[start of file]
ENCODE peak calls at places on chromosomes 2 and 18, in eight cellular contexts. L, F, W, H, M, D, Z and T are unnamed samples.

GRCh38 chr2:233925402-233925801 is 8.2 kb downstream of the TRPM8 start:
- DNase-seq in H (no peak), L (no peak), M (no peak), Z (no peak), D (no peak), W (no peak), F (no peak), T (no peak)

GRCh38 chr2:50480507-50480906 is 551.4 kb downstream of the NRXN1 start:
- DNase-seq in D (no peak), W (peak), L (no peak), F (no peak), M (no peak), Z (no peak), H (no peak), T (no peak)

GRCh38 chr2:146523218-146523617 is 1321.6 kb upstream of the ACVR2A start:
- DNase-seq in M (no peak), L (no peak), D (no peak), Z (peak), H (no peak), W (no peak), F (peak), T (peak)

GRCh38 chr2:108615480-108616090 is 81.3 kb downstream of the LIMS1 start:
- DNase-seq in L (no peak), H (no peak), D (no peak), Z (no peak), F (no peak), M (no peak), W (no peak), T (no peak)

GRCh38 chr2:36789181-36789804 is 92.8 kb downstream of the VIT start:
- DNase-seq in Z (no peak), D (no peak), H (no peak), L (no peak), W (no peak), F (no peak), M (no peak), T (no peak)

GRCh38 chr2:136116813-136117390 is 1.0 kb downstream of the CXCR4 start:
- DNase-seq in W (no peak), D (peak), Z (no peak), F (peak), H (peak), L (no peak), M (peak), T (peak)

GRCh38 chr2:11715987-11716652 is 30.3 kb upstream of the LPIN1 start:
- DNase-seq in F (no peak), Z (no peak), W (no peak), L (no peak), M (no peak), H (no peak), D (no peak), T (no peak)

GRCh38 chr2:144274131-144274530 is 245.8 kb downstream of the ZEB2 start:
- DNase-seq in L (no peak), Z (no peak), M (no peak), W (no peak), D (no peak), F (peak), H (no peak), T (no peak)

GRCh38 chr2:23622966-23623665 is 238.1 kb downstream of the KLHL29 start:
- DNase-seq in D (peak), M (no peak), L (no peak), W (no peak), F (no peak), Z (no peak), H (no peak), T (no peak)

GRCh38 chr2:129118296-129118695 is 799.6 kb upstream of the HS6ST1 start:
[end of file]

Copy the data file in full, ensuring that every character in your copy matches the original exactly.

ENCODE peak calls at places on chromosomes 2 and 18, in eight cellular contexts. L, F, W, H, M, D, Z and T are unnamed samples.

GRCh38 chr2:233925402-233925801 is 8.2 kb downstream of the TRPM8 start:
- DNase-seq in H (no peak), L (no peak), M (no peak), Z (no peak), D (no peak), W (no peak), F (no peak), T (no peak)

GRCh38 chr2:50480507-50480906 is 551.4 kb downstream of the NRXN1 start:
- DNase-seq in D (no peak), W (peak), L (no peak), F (no peak), M (no peak), Z (no peak), H (no peak), T (no peak)

GRCh38 chr2:146523218-146523617 is 1321.6 kb upstream of the ACVR2A start:
- DNase-seq in M (no peak), L (no peak), D (no peak), Z (peak), H (no peak), W (no peak), F (peak), T (peak)

GRCh38 chr2:108615480-108616090 is 81.3 kb downstream of the LIMS1 start:
- DNase-seq in L (no peak), H (no peak), D (no peak), Z (no peak), F (no peak), M (no peak), W (no peak), T (no peak)

GRCh38 chr2:36789181-36789804 is 92.8 kb downstream of the VIT start:
- DNase-seq in Z (no peak), D (no peak), H (no peak), L (no peak), W (no peak), F (no peak), M (no peak), T (no peak)

GRCh38 chr2:136116813-136117390 is 1.0 kb downstream of the CXCR4 start:
- DNase-seq in W (no peak), D (peak), Z (no peak), F (peak), H (peak), L (no peak), M (peak), T (peak)

GRCh38 chr2:11715987-11716652 is 30.3 kb upstream of the LPIN1 start:
- DNase-seq in F (no peak), Z (no peak), W (no peak), L (no peak), M (no peak), H (no peak), D (no peak), T (no peak)

GRCh38 chr2:144274131-144274530 is 245.8 kb downstream of the ZEB2 start:
- DNase-seq in L (no peak), Z (no peak), M (no peak), W (no peak), D (no peak), F (peak), H (no peak), T (no peak)

GRCh38 chr2:23622966-23623665 is 238.1 kb downstream of the KLHL29 start:
- DNase-seq in D (peak), M (no peak), L (no peak), W (no peak), F (no peak), Z (no peak), H (no peak), T (no peak)

GRCh38 chr2:129118296-129118695 is 799.6 kb upstream of the HS6ST1 start: